Wherever We Live Now
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Wherever We Live Now includes poems about archaeology, about the creation of a sense of belonging and of national identity, and about how the way we see and relate to the natural world shapes how we see and feel about ourselves and the communities we live in. It includes a sequence of sixteen poems called Eurydice Rising, two of which are shown below.
Moniage 1: Orpheus in the Wilderness
Orpheus deserts his post. Her flight
is like a magpie raid on his whole life –
what isn’t gone is broken, pulled apart.
Only the harp goes with him, and he plays
in doorways, under arches, in the space
between the human places. When he sings,
the trees bend down to listen. No-one else will.
He is lost without her, and demented,
follows strange girls home, asks who’s hiding her,
shouts obscenities at those who pass him by.
He hears voices in the dark, and follows them
out into wilder places, to be alone.
He comes on children, picking brambles,
noisy, carefree, quick and neat as birds.
They do not notice him, and go their way
unfrightened, and he hears the women call
them home to breakfast. When they are gone
the silence stirs him like a changing wind.
He says, “I used to do that, long ago.”
He thinks of berries shining, intact, black,
the small hairs tickling his outstretched palm,
the scratches worn like war wounds, and the brag
of secret places, where there’s loads still left.
That’s when the door opens, the shadowed way
beneath the grey rock, to the other place.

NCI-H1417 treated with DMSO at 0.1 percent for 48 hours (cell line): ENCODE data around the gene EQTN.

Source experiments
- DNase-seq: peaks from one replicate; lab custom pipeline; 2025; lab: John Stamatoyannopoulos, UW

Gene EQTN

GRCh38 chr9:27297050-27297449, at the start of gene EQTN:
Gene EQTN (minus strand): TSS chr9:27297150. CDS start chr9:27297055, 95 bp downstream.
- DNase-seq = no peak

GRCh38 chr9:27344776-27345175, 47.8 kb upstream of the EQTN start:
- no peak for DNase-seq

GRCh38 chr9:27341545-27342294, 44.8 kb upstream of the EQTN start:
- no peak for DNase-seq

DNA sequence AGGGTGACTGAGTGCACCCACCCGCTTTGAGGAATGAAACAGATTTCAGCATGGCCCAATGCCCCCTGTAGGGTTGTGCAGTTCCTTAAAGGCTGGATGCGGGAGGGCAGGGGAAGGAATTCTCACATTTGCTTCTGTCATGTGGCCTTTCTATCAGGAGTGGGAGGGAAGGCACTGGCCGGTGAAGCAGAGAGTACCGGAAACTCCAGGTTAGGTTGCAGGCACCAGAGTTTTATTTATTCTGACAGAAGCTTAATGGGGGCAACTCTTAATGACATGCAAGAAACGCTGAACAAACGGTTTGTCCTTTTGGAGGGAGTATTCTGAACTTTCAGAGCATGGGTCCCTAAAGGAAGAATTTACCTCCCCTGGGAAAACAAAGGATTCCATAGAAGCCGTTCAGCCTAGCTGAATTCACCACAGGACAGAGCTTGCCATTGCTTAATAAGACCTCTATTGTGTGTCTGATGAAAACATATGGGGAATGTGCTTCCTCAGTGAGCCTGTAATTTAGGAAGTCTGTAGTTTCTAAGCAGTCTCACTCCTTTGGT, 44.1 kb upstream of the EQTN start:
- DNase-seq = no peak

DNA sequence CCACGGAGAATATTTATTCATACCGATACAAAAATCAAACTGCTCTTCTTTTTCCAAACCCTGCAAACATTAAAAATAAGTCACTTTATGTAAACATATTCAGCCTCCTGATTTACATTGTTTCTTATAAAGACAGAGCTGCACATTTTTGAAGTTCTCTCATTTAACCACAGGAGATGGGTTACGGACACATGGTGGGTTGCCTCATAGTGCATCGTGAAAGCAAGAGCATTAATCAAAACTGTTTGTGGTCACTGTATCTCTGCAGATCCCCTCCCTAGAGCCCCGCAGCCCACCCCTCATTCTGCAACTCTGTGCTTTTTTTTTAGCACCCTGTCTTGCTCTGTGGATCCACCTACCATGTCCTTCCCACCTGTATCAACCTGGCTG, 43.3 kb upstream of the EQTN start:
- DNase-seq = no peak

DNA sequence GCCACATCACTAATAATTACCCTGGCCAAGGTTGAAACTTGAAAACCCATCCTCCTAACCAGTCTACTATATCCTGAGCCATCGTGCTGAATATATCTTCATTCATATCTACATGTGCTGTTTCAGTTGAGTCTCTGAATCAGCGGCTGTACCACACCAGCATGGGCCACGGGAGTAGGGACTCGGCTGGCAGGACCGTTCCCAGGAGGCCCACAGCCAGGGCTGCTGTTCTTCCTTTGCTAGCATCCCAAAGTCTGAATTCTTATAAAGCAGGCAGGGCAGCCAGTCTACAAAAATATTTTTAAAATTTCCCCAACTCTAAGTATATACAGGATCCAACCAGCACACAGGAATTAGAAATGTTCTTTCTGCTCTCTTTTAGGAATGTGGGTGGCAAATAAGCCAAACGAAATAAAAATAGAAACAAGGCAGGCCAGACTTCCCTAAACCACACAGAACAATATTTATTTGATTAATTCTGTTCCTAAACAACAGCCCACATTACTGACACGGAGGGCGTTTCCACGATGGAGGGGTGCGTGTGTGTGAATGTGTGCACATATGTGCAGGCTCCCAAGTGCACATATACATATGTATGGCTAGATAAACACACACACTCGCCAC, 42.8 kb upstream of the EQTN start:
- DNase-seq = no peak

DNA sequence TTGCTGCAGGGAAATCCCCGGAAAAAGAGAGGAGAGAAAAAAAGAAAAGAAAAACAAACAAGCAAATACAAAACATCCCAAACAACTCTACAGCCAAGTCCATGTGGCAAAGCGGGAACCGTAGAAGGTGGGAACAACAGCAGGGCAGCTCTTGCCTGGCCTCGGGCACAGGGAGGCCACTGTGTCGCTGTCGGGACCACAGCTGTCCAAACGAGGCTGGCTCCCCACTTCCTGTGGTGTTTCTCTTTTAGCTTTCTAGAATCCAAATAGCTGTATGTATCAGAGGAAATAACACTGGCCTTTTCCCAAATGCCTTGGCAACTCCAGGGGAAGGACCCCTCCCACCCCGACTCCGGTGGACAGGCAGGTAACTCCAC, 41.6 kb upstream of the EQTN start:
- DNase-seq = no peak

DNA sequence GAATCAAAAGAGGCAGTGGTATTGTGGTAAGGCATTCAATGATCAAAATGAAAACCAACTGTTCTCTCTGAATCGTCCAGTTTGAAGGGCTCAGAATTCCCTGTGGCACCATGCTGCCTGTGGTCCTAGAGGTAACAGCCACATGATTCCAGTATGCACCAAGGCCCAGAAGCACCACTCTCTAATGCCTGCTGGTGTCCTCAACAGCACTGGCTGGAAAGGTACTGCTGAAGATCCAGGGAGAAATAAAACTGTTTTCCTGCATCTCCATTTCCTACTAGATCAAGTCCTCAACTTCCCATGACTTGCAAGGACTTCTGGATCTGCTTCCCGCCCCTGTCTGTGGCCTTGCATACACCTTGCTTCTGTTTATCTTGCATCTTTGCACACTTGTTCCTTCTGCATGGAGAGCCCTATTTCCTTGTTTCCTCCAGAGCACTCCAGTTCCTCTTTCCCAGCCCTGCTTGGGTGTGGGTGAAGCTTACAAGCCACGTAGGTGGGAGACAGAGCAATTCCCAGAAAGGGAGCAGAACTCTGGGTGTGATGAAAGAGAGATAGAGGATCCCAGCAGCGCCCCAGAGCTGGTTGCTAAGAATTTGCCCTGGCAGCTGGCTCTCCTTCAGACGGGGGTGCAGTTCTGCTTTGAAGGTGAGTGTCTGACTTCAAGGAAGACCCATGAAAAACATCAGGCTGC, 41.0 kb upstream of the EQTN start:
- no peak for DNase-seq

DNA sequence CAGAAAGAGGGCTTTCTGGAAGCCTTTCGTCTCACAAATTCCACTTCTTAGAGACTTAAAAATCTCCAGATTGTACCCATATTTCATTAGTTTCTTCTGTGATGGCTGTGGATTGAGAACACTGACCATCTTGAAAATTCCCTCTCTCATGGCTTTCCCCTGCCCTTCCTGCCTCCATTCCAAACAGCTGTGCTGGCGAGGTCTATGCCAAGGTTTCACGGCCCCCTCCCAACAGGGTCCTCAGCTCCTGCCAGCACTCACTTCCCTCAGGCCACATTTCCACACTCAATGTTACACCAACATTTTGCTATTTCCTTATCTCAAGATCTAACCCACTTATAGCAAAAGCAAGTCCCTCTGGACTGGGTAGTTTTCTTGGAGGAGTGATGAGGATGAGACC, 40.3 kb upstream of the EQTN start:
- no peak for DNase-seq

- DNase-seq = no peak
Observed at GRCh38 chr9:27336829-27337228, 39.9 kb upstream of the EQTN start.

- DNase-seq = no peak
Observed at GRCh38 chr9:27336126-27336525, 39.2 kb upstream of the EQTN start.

The best known occurrence of moniage – in medieval English literature, a ritual time of trial in the wilderness – is the obscure but charming poem Maiden on the Mor Lay, which is referenced in Moniage 2.
Moniage 2: Orpheus Comes to the Gates of the Underworld
I on the moor lay, seven nights, seven years,
Until the earth’s thin blood ran in my veins
Like peaty water running off the hill.
I fought the bee for honey, stole fish
From otters, drove the eagles from the hare.
I listened there to everything that moved,
Skylark, raven, and the dry sharp scrape
Of stone on stone. I heard the dead of winter,
And where the curlew poked his muddy bill,
I heard lost Eurydice call my name.
What was I looking for? I hardly knew –
A music speaking more to soul than heart,
Since hearts had failed me. I came at last
To a sea-cliff in the west, a warren
Full of wailing ghosts, shearwaters,
Gannets, petrels, kittiwake –
Lunatic, like the voices in my head.
A gull cried kee-yah! in the windy dark.
Morning, like an egg-shell cracked, and spilt
Warm bloody light upon the king’s grey rock.